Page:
Faced with mounting public pressure, service industry employers and local governments are taking action to improve hourly employees’ work-life balance.
Oregon, New York City, San Francisco, and Seattle have passed legislation requiring retail and fast food employers to curb on-call scheduling practices and to provide employees with schedules further in advance. From The Container Store to Macy’s, chains have rolled out technology allowing employees to trade shifts based on their availability. While equitable scheduling is a positive step forward for the service industry, there are additional measures employers should take to preserve employees’ personal time.
For desk-bound, salaried employees, most work communication filters through corporate email, conference calls, and other business-specific applications. The decision to link any of those methods to personal accounts or devices is often left to the individual. By comparison, hourly workers usually surrender their personal phone numbers and email addresses in order to stay in the scheduling loop–leaving them vulnerable to off-the-clock interruptions.
With the rise of digital workplace platforms, employers no longer have to choose between fostering close communication or cultivating a healthy work-life balance with hourly staff.
Drawing a clear line between professional and personal life.
In most instances, frontline managers will always need access to employees’ phone numbers or email addresses in case of emergencies or last-minute questions. Digital workplace platforms create an alternative communication channel for hourly employees, managers, and head offices for day-to-day operations like shift assignments, professional development, and corporate news.
This translates into four tangible benefits for workers and employers:
1. Personal information stays private
Hourly employees usually rely on massive group texts and social media groups—company-endorsed or otherwise—to facilitate shift swaps and find last-minute placements. By consolidating all frontline communication to a digital workplace platform, there’s no need for employees to have access to each other’s cell phone numbers, email addresses, or even social media profiles. Thus, employees and managers can enjoy more control over day-to-day communication, staying in the loop about important information without broadcasting personal contact information to dozens of people.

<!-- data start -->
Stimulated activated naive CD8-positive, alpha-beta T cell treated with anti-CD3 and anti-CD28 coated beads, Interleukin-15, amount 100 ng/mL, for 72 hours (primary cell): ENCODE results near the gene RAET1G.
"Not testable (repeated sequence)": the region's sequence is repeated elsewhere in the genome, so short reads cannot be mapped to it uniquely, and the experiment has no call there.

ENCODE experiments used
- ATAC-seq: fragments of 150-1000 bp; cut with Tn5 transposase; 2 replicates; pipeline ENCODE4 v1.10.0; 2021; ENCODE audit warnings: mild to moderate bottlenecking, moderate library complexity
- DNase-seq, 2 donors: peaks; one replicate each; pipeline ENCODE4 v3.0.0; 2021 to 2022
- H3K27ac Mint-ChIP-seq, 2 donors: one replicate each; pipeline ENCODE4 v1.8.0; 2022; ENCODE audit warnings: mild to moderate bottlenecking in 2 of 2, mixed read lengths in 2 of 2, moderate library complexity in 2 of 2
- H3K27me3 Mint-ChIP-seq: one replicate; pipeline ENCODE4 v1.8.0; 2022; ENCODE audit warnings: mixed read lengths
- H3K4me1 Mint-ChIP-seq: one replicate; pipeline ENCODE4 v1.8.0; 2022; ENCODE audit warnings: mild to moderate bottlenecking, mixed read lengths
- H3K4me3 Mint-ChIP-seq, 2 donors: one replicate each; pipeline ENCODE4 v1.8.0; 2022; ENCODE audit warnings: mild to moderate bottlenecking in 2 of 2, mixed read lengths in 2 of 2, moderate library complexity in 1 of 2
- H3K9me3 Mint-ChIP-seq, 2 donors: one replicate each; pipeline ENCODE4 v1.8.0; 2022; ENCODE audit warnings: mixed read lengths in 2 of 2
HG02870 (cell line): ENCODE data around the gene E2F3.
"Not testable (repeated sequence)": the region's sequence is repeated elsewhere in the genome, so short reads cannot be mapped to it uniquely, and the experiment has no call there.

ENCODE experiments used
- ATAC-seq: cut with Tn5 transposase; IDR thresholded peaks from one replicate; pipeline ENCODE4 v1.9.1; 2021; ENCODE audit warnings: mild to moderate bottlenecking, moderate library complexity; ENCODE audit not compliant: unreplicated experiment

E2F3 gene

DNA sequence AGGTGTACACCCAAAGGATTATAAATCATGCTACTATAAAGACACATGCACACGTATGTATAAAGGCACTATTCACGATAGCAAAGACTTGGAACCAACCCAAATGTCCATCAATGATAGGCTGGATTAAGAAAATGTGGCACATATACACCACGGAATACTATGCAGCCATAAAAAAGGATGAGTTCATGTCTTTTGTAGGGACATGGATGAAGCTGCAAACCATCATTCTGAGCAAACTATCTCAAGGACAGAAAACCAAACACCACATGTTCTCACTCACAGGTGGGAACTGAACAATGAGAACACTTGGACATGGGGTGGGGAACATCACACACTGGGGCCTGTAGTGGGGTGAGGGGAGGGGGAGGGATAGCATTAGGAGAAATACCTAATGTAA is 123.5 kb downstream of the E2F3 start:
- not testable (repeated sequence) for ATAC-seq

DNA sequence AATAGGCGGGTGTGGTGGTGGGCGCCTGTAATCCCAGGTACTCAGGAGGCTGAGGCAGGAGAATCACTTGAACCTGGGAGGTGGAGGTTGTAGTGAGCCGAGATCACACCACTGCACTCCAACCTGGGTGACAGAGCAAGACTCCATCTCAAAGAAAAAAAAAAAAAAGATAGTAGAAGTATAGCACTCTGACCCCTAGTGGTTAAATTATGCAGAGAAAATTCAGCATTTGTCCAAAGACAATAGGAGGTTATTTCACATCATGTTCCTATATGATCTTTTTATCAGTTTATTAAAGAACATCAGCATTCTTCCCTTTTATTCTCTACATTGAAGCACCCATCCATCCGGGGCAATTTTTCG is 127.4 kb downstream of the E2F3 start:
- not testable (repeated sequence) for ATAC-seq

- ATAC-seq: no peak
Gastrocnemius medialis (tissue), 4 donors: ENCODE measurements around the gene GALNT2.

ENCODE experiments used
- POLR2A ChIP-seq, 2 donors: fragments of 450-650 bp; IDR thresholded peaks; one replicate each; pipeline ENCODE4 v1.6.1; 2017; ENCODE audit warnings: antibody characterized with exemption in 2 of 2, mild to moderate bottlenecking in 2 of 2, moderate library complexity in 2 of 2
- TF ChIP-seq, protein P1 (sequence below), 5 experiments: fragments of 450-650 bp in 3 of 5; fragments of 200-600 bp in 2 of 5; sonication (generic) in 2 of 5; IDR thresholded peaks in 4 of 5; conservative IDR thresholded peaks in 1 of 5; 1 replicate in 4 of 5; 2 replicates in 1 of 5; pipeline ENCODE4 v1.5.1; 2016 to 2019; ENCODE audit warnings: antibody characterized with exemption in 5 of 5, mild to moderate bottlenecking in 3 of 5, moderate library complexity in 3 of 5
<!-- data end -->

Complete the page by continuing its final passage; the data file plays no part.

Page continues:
2. No interruptions on days off
It has become more commonplace for hourly employees to swap phone numbers and text back-and-forth whenever shifts need to be moved. Constant group text notifications and calls infringe on employees’ days off, especially when that time is devoted to family, school, or other jobs. Digital workplace platforms liberate employees from fielding constant alerts—especially when they don’t specifically pertain to them. Instead, employees can choose how notifications are delivered and whether it’s through the app, via email, or directly to their phones.
3. More efficient manager/employee communication
Digital workplace platforms bring much-needed structure to how managers interact with hourly employees. Managers, for instance, can shoot a quick note to an employee or team the night before a shift without worrying about disrupting staff outside of business hours. With dedicated modules for things like schedule changes or new training alerts, employees no longer have to sift through endless chat logs or comment threads to find the information relevant to them. In certain situations, a centralized platform can even save employees from stopping by the workplace on their day off just to get a new schedule or confirm a shift swap.
4. Stronger data security
Service industry employers have an obligation to protect sensitive employee information as much as corporate IP or customer data. Adopting a digital workplace platform is a key step toward safely storing workers’ private details. Compared to relying on Facebook groups or texting, digital workplace solutions help ensure that personal contact information—along with proprietary company information—stays out of the wrong hands.
Privacy and work-life balance aren’t exclusive to the salaried workforce. With the right tools in place, service industry organizations can extend the same courtesies to their hourly employees.